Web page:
There are more weather conditions to consider when starting a painting
project than whether or not it’s going to rain. Even a clear day might not
be a good day to paint if the temperature and humidity aren’t right. These
are some of the ways temperature and humidity can affect a fresh coat of
paint. Keep them in mind when planning your next painting project.
►► Painting in high-humidity environments can create multiple
issues, including increasing drying time by introducing more
moisture into the paint.
►► Humid conditions also hurt the adhesion of paint to wood
surfaces because the moisture can be absorbed into the
wood, causing bubbling or peeling.
►► In some cases, humidity can cause surfactant leaching, which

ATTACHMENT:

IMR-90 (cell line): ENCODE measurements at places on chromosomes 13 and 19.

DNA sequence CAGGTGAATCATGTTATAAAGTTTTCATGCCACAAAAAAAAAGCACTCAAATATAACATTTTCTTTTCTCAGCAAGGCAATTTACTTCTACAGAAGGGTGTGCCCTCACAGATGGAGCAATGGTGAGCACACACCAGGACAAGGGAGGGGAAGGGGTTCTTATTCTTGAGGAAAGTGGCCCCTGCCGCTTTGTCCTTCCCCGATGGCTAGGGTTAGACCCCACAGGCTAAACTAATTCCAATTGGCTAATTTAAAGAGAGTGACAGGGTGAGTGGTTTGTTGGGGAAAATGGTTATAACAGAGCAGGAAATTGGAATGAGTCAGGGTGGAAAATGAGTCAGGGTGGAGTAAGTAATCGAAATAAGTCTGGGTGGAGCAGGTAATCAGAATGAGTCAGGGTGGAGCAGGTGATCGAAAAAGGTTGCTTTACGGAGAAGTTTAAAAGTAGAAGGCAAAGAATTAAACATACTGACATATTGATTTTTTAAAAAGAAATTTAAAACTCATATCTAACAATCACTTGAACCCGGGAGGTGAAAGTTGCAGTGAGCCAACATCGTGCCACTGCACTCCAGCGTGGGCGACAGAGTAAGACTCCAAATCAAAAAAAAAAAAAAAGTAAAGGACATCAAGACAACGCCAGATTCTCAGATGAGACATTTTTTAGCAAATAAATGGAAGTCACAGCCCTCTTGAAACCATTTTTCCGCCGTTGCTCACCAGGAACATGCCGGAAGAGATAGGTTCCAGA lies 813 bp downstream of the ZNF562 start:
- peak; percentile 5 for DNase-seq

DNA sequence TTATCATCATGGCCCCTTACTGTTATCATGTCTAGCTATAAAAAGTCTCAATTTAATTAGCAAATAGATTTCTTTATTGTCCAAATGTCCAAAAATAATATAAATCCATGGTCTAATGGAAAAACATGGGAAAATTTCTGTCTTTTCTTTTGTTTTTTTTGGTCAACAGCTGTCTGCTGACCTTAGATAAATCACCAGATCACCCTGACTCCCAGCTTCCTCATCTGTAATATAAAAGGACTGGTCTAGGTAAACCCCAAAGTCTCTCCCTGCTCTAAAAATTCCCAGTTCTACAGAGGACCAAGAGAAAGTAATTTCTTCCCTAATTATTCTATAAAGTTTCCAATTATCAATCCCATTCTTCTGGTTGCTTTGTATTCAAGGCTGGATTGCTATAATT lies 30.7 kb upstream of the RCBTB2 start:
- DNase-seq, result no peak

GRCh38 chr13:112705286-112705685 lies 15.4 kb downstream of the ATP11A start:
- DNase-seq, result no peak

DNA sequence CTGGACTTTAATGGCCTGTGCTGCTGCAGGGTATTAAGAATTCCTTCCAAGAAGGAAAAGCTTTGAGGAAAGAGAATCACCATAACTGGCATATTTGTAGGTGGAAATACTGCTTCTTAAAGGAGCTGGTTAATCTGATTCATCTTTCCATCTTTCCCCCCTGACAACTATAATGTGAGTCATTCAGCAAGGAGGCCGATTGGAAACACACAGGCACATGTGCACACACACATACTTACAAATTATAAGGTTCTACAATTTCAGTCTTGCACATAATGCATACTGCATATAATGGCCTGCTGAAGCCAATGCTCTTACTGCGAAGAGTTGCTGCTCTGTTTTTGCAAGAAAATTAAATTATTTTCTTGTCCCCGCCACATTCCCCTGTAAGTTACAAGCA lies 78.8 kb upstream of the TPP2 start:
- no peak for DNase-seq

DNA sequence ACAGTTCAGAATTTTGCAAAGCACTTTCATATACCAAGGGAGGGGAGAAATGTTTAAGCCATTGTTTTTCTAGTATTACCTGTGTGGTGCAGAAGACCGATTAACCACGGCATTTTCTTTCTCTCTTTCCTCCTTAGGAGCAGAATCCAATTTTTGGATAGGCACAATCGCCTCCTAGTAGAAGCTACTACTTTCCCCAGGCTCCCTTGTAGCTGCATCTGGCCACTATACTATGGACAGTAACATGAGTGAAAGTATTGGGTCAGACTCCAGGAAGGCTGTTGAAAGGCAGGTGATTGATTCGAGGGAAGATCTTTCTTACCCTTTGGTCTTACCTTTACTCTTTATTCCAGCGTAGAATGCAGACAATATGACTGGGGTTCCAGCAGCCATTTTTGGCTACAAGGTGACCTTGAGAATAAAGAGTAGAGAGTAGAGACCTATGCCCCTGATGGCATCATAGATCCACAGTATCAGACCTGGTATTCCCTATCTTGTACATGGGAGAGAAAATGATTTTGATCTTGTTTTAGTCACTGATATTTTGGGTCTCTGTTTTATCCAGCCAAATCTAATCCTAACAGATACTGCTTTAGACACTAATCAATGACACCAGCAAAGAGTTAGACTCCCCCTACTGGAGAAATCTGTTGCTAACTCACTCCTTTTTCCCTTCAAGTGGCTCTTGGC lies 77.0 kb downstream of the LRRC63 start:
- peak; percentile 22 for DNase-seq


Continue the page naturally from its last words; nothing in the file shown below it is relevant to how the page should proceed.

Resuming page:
results in a white or brown discoloration on the paint’s surface.
►► When high humidity is combined with low temperatures,
condensation can occur on the paint’s surface, which creates
more difficulties in terms of the paint’s drying and adhesion,
compromising its protective qualities.
►► Temperatures on either extreme can have wildly different
effects on how fresh paint dries. Always check the weather
forecast before beginning any painting project so you know
what to expect.
►► Extreme cold can prevent paint from drying properly
because moisture inside the paint can freeze before it
►► Make sure the temperature will be at least 45 degrees
Fahrenheit for at least 48 hours if you are using oil-based
paints, or at least 50 degrees Fahrenheit for latex and acrylic
paints. Some paints are formulated for lower temperatures,
however, so check with the manufacturer.
►► Time your work for when temperatures are expected to
remain at a suitable level for at least two or three hours
►► Extreme heat can cause problems with drying paint by
evaporating moisture in the paint too quickly. This can
cause the top layer of paint to skin over before the layers
underneath dry sufficiently. It also can produce blisters,
cracking and other imperfections.